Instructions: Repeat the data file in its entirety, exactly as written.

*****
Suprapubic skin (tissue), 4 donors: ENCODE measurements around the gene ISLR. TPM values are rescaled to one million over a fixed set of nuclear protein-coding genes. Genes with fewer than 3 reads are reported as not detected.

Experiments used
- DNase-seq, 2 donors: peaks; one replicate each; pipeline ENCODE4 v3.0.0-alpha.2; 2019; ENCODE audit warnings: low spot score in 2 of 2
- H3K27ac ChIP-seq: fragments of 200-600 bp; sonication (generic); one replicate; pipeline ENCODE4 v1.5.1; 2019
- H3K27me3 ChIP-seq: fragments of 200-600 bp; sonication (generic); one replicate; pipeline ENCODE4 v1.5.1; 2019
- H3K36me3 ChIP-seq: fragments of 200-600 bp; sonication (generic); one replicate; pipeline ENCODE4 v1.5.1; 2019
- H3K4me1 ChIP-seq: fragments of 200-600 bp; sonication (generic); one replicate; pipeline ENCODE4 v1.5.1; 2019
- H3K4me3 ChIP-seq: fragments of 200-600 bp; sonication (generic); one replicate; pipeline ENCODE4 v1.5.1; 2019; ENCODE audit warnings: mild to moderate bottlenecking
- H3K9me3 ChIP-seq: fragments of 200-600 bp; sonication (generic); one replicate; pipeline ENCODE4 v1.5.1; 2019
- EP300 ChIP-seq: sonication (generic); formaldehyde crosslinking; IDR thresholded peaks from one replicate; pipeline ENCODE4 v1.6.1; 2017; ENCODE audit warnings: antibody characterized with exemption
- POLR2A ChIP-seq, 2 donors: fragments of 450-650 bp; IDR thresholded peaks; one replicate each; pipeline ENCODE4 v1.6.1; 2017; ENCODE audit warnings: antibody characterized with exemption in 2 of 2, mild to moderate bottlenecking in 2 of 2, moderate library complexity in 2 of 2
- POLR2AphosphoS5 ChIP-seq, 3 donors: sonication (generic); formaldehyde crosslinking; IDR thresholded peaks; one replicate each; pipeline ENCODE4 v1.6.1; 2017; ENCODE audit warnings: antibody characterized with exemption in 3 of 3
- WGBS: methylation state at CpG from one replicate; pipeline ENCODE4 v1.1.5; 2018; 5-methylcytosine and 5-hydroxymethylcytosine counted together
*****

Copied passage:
Suprapubic skin (tissue), 4 donors: ENCODE measurements around the gene ISLR. TPM values are rescaled to one million over a fixed set of nuclear protein-coding genes. Genes with fewer than 3 reads are reported as not detected.

Experiments used
- DNase-seq, 2 donors: peaks; one replicate each; pipeline ENCODE4 v3.0.0-alpha.2; 2019; ENCODE audit warnings: low spot score in 2 of 2
- H3K27ac ChIP-seq: fragments of 200-600 bp; sonication (generic); one replicate; pipeline ENCODE4 v1.5.1; 2019
- H3K27me3 ChIP-seq: fragments of 200-600 bp; sonication (generic); one replicate; pipeline ENCODE4 v1.5.1; 2019
- H3K36me3 ChIP-seq: fragments of 200-600 bp; sonication (generic); one replicate; pipeline ENCODE4 v1.5.1; 2019
- H3K4me1 ChIP-seq: fragments of 200-600 bp; sonication (generic); one replicate; pipeline ENCODE4 v1.5.1; 2019
- H3K4me3 ChIP-seq: fragments of 200-600 bp; sonication (generic); one replicate; pipeline ENCODE4 v1.5.1; 2019; ENCODE audit warnings: mild to moderate bottlenecking
- H3K9me3 ChIP-seq: fragments of 200-600 bp; sonication (generic); one replicate; pipeline ENCODE4 v1.5.1; 2019
- EP300 ChIP-seq: sonication (generic); formaldehyde crosslinking; IDR thresholded peaks from one replicate; pipeline ENCODE4 v1.6.1; 2017; ENCODE audit warnings: antibody characterized with exemption
- POLR2A ChIP-seq, 2 donors: fragments of 450-650 bp; IDR thresholded peaks; one replicate each; pipeline ENCODE4 v1.6.1; 2017; ENCODE audit warnings: antibody characterized with exemption in 2 of 2, mild to moderate bottlenecking in 2 of 2, moderate library complexity in 2 of 2
- POLR2AphosphoS5 ChIP-seq, 3 donors: sonication (generic); formaldehyde crosslinking; IDR thresholded peaks; one replicate each; pipeline ENCODE4 v1.6.1; 2017; ENCODE audit warnings: antibody characterized with exemption in 3 of 3
- WGBS: methylation state at CpG from one replicate; pipeline ENCODE4 v1.1.5; 2018; 5-methylcytosine and 5-hydroxymethylcytosine counted together